Ludlow, Greek Americans in the Colorado Coal War

“A film that highlights through rare archival material, an unknown facet in the history of the American labour movement, with focus on the role of the Greek immigrants”.

To arrange screenings, contact the producers at ApostolisBerdebes@gmail.comLUDLOW_English_A3.indd


The documentary narrates the story of Greek immigrants at the beginning of the last century, who ended up in distant Colorado working under deplorable conditions in the coal mines of Rockefeller and his fellow mine owners, and who together with immigrants from 22 other countries wrote a proud page of American labor history, known as the Colorado Coal War.

Press Release 3.3.2016

Press Release – Award



Ludlow Trailer



Indenture Certificate, 1738

Indenture Certificate, 1738

We heard the term indentured servitude from Judge Chris Melonakis, when he talked to us about the system of injustices faced by the miners in the early 1900’s. The term is not well known in Greece and we had a difficult time finding its translation. We finally found a good interpretation in a translator’s forum where the term had raised much discussion.

In Wikipedia, we read that “Indentured servitude was a labor system in which people paid for their passage to the New World by working for an employer for a fixed term of years… It was a way for the poor in Britain and the German states to obtain passage to the American colonies. … unlike slaves, they were guaranteed to be eventually released from bondage. ” … read more

A similar method was used to bring workers to Colorado from Southeastern Europe.

After a big strike in 1903, the Coal Companies decided that, in order to avoid strikes and reduce labor cost, they should alter the makeup of their English speaking work force by hiring non-English speaking cheap labor. They sent their agents to find and enlist good candidates, strong healthy young men, from the poorer countries of Southeastern Europe but also from the large port cities of the East, such as NYC, where new immigrants looking for work were abundant. Their passage was paid and they were promised good work and a home, but what they found at their destination were conditions that can only be described as bondage.



Τα σπίτια της εταιρείας

Company homes

What they found at their destination was a miserable hut, in a guarded camp called "company town" and dangerous, hard work in the mines with which they would repay their debt and be free to leave. Their debt, however grew continuously ...

Εταιρικό κατάστημα, το διαβόητο Company Store

The infamous Company Store

From day one, they had to buy on credit from the company store their overpriced work supplies - pickaxes, shovels, hats, lights, ropes, even dynamite for the blastings - but also food and wood or coal for the stove in their hut. And of course, there was always the rent.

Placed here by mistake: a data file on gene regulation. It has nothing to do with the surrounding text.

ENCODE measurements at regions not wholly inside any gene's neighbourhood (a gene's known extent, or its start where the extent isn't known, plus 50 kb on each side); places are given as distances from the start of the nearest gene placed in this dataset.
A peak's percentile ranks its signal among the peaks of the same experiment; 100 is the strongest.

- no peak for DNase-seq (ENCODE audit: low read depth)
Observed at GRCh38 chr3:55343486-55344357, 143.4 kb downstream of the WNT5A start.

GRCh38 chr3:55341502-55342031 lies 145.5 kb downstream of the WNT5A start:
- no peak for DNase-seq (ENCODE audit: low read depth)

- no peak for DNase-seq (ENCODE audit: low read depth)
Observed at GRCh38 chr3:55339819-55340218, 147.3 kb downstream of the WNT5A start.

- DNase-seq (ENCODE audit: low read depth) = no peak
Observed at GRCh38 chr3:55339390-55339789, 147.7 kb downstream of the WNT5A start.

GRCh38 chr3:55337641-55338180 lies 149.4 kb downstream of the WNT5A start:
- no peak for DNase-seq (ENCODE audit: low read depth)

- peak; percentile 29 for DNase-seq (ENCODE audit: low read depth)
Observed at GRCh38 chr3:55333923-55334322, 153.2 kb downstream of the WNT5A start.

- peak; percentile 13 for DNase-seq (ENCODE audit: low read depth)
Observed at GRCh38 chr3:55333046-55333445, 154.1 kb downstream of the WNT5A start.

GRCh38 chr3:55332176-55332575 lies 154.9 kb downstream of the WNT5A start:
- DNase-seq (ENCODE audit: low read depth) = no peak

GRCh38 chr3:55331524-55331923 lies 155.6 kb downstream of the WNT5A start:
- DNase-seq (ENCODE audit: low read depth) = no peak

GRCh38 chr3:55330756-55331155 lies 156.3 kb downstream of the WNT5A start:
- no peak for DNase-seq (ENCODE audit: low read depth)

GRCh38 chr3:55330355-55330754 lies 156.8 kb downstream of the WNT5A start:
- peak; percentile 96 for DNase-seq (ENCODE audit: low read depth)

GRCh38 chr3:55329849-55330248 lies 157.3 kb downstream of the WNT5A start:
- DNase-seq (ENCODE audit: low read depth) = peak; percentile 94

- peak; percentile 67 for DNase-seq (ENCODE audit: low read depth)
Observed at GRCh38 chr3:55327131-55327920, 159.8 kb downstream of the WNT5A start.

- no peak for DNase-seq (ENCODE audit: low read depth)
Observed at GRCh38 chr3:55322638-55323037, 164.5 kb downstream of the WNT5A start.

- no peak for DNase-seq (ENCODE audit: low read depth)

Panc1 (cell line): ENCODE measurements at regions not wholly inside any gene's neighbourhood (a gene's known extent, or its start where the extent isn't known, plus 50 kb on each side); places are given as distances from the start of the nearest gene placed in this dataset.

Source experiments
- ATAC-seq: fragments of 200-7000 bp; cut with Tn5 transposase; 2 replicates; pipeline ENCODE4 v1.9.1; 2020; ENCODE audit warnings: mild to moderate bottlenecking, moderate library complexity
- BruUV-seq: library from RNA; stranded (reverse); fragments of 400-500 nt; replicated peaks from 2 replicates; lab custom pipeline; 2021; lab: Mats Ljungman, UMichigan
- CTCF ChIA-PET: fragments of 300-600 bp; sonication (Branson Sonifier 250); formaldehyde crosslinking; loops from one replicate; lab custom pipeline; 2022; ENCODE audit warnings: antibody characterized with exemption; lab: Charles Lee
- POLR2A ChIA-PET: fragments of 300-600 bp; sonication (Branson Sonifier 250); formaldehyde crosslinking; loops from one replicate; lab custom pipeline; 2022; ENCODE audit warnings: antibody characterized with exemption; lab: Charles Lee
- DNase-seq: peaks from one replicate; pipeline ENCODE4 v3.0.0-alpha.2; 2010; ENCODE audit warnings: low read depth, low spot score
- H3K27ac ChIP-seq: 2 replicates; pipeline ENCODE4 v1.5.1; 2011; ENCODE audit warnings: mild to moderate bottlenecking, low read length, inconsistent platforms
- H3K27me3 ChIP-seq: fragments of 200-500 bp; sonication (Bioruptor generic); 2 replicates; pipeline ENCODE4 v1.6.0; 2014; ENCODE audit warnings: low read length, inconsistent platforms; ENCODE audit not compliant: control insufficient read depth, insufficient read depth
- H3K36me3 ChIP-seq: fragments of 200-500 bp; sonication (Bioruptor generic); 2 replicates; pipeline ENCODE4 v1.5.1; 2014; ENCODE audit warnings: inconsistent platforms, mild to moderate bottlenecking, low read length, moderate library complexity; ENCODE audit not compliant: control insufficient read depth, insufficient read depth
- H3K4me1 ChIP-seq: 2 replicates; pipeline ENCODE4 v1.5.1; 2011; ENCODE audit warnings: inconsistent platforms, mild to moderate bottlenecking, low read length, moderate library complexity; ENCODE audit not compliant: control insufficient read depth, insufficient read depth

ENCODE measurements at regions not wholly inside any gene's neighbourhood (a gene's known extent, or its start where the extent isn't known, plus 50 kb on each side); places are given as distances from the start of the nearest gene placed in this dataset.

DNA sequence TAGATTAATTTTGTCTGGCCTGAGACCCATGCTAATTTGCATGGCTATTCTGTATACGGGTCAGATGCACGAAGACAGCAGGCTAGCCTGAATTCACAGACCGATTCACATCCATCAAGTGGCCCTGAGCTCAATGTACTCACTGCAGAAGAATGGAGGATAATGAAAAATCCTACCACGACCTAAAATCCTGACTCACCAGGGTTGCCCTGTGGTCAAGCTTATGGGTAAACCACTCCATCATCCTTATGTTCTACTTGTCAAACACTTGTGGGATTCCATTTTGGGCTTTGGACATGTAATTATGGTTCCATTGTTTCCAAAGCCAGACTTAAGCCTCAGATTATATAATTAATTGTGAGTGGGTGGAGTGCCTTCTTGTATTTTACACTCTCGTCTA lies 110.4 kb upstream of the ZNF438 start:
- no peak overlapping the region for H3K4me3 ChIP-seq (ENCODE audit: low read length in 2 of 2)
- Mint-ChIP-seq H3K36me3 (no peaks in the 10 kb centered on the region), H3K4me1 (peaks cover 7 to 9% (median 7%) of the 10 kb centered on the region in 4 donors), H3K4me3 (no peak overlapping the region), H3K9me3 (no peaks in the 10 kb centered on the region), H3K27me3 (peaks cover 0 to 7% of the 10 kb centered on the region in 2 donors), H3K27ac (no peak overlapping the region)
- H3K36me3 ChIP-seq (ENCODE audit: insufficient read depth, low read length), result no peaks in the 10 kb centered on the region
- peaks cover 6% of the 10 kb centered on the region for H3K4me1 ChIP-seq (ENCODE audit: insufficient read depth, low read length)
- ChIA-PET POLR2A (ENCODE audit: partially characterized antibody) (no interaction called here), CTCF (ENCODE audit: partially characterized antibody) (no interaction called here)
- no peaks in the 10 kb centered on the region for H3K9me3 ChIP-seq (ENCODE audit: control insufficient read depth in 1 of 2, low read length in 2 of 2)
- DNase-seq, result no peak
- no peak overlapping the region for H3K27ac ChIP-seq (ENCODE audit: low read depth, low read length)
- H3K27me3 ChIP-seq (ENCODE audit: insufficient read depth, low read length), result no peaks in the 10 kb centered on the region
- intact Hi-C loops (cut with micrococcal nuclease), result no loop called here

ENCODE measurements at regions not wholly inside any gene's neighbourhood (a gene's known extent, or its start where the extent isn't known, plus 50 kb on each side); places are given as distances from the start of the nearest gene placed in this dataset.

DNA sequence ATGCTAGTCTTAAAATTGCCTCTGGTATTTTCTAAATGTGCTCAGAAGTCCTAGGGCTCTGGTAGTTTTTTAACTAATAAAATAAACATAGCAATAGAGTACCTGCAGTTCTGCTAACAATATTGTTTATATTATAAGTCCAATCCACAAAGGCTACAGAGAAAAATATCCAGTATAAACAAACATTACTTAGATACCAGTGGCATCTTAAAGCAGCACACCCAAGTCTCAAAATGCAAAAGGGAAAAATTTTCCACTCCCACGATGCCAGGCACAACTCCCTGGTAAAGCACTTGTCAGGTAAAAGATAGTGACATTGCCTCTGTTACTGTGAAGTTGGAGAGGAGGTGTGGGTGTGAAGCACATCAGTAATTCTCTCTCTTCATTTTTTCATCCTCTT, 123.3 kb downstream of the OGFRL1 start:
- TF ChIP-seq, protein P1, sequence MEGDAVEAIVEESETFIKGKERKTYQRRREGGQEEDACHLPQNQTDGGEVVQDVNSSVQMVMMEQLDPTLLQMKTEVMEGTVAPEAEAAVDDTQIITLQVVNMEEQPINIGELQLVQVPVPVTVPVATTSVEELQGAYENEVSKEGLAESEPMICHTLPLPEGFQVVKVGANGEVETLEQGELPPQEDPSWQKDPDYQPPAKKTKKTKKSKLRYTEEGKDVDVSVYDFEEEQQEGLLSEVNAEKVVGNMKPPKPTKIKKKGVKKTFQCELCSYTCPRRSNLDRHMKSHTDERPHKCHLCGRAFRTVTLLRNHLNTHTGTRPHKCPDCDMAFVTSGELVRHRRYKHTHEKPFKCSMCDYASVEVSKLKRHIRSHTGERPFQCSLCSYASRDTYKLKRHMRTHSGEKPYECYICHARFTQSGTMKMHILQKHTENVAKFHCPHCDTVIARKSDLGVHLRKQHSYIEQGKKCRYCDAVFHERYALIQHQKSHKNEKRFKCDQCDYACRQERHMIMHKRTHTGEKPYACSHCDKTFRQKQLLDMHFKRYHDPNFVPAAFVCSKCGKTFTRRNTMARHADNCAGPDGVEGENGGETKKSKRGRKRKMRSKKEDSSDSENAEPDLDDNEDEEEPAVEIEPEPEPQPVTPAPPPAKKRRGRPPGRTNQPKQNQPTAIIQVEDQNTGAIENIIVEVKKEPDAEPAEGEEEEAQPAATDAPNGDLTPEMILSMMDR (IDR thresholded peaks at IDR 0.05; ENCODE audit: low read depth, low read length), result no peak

Απλήρωτη εργασία - υλοτομία

Unpaid "dead" work - timbering

In order to get paid, the miner had to deliver a ton of coal. All the work that went into the preparation for mining coal, such as timbering for the support of mine roof and walls, was considered "dead" work, and was not paid.

Μεταφορά άνθρακα με τα μουλάρια

Transporting coal with mules

Furthermore, they had to clear the work area from stones and often water, lay the tracks for the coal wagon, load the coal on mules or the wagons, and carry it to the tipple to be weighed. All this was "dead" work.

Ζύγισμα φορτίου άνθρακα

The check weighman at the tipple

A different set of problems faced them at the tipple. The weighing scales were fixed to register only a percentage of the coal delivered. Their coal was sometimes accused of having stones and impurities and their load was rejected. Often at the end of the month, the miner saw on his pay slip the detested "snake", the symbol tilde ( ~ ) used by company employees to indicate no earnings.

fifty cent scrip
five cent scrip

More importantly, when they had earnings, they were paid in scrip, company issued money which could be used only in the company store. The use of scrip sealed their bondage.


Η Μάχη του Virden, Ιλλινόις, 1898

The Battle of Virden, Illinois, 1898

The Coal Wars refer to a series of armed labor conflicts in the United States, roughly between 1890 and 1930. Although they occurred mainly in the East, particularly in Appalachia, there was a significant amount of violence in Colorado after the turn of the century. The Coal Wars were the result of economic exploitation of workers during a period of social transformation in the coalfields.

Ένοπλοι απεργοί στον Πόλεμο των 10 Ημερών

Armed strikers during the Ten Day War

The Colorado Coal War of 1913-14 refers collectively to three important events, the Ludlow Strike (September 1913 - December 1914), the Ludlow Massacre (April 20, 1914), and the Ten Day War (April 22 - early May 1914).

Γελοιογραφία της εποχής με τίτλο “Η γνωστή ιστορία”